Light-Induced Contraction and Extension of Single Macromolecules on a Modified Graphite Surface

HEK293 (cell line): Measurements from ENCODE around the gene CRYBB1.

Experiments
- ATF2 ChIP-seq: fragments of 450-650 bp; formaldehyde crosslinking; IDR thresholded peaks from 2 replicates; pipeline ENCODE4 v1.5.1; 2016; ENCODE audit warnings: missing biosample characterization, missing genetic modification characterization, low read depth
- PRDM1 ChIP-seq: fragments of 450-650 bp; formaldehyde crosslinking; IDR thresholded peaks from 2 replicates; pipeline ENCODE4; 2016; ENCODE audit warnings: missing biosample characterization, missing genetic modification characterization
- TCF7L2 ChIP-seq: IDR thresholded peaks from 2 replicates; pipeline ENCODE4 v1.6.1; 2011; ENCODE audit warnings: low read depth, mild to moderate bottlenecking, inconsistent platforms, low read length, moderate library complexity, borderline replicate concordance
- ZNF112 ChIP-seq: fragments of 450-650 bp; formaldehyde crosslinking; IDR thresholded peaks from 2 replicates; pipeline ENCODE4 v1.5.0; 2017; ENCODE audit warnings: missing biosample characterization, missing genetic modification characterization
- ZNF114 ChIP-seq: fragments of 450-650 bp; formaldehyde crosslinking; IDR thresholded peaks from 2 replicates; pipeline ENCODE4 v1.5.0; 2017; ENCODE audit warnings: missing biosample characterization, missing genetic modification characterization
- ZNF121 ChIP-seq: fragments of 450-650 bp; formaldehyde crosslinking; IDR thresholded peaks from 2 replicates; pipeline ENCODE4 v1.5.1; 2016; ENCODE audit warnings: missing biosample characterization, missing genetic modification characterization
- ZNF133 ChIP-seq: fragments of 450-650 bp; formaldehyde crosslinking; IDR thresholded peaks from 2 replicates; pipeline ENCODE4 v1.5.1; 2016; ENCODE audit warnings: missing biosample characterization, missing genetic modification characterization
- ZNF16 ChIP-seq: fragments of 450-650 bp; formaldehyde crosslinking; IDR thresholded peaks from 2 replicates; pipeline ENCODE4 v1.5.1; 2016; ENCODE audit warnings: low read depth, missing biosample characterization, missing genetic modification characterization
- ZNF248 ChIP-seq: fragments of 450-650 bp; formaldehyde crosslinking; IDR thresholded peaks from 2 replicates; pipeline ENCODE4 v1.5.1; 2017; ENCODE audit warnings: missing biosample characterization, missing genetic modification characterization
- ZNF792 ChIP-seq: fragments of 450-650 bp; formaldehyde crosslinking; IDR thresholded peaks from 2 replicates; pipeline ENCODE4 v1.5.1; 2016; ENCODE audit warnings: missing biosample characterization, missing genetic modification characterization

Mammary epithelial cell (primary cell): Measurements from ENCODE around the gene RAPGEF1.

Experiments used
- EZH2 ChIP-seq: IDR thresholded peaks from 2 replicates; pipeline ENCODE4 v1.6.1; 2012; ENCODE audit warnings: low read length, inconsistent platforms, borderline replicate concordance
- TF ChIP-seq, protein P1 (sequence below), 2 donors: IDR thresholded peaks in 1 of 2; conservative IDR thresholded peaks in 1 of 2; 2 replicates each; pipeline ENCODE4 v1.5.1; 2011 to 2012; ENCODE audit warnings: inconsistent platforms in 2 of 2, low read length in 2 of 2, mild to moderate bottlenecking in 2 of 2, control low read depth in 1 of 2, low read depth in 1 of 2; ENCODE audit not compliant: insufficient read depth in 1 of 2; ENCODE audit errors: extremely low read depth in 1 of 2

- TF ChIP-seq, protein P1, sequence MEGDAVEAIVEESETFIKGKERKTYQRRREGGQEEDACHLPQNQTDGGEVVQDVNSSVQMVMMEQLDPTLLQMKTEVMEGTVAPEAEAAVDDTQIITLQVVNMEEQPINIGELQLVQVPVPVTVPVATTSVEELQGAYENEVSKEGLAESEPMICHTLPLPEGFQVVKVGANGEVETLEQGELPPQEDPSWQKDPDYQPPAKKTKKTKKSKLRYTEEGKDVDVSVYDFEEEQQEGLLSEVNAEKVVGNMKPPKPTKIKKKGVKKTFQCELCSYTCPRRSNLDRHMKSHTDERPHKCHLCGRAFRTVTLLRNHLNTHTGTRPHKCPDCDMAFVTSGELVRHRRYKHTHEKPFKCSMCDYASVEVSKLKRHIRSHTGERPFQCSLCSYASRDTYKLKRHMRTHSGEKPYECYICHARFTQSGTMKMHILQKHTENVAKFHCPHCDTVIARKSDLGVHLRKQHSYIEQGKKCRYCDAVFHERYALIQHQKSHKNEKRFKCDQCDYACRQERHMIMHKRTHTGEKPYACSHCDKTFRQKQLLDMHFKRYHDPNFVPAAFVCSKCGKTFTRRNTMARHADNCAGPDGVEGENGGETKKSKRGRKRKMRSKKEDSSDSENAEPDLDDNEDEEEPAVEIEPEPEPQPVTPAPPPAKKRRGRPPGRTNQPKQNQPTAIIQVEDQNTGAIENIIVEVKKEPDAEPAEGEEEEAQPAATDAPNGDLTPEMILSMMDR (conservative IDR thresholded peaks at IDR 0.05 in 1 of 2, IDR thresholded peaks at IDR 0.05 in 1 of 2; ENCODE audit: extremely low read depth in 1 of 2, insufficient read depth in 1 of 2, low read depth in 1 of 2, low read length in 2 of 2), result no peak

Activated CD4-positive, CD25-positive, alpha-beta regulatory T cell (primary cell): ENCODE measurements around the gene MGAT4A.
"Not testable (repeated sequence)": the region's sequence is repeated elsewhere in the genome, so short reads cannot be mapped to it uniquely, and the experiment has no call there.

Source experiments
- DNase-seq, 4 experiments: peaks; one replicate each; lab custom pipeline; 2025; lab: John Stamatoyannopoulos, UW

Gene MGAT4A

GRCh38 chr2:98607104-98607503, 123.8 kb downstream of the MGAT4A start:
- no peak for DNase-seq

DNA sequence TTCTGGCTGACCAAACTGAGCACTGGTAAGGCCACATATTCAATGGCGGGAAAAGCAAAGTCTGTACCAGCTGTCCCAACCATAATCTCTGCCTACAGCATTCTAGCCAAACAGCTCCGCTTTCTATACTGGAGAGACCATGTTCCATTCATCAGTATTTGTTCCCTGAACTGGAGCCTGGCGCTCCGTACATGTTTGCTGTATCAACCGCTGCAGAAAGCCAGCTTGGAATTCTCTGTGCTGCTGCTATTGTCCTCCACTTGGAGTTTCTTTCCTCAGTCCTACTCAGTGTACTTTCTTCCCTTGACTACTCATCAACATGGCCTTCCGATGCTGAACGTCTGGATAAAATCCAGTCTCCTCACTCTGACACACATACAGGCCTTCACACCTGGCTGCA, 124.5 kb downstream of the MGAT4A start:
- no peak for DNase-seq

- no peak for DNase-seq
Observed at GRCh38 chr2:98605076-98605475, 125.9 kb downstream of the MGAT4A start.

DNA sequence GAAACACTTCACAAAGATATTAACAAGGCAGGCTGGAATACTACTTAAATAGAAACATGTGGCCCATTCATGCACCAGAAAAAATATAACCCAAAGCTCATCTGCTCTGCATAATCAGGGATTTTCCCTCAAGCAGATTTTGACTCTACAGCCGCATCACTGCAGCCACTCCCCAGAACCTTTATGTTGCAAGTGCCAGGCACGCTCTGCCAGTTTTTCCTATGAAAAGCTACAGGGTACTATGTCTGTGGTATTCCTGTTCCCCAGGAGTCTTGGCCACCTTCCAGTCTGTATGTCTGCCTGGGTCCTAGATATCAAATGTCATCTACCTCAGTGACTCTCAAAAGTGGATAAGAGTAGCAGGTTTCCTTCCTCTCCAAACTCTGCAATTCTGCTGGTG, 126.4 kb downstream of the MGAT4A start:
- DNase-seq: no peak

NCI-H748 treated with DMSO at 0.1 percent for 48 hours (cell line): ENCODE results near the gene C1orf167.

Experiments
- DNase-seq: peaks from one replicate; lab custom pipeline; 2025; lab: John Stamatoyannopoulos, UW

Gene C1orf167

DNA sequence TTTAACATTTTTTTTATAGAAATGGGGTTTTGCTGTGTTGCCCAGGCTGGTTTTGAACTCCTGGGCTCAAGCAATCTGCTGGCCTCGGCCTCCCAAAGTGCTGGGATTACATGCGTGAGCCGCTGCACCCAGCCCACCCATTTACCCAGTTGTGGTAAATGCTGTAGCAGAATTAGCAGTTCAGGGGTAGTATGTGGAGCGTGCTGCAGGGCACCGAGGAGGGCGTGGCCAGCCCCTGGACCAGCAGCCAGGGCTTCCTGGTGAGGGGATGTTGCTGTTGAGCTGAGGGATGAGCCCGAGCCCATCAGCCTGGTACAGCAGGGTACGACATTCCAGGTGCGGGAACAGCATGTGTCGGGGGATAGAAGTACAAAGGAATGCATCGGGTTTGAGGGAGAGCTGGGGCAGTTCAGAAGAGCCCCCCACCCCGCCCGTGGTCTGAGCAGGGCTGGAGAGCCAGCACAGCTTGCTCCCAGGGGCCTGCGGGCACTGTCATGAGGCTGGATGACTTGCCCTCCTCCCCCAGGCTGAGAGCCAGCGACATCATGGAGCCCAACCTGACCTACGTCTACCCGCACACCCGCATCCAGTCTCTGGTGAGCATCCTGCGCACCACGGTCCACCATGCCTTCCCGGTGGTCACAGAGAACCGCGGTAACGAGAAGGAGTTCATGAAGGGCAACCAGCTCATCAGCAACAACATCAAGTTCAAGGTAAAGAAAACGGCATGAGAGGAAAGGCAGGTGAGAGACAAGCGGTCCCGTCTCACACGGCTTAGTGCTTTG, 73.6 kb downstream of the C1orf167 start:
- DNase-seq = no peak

Synthetic rigid-rod polymers incorporating multiple azobenzene photoswitches in the backbone were deposited from solution onto a monolayer of octadecylamine covering the basal plane of graphite. Large contractions and extensions of the single macromolecules on the surface were induced by irradiation with UV and visible light, respectively, as visualized by scanning force microscopy. Upon contraction, the single polymer chains form more compact nanostructures and also may move across the surface, resembling a crawling movement. We attribute the efficiency of these processes to the low mechanical and electronic coupling between the surface and polymers, the high density of azobenzenes in their backbones, and their rigidity, allowing for maximized photodeformations. The visualization of on-surface motions of single macromolecules directly induced by light, as reported herein, could help promote the development of optomechanical nanosystems.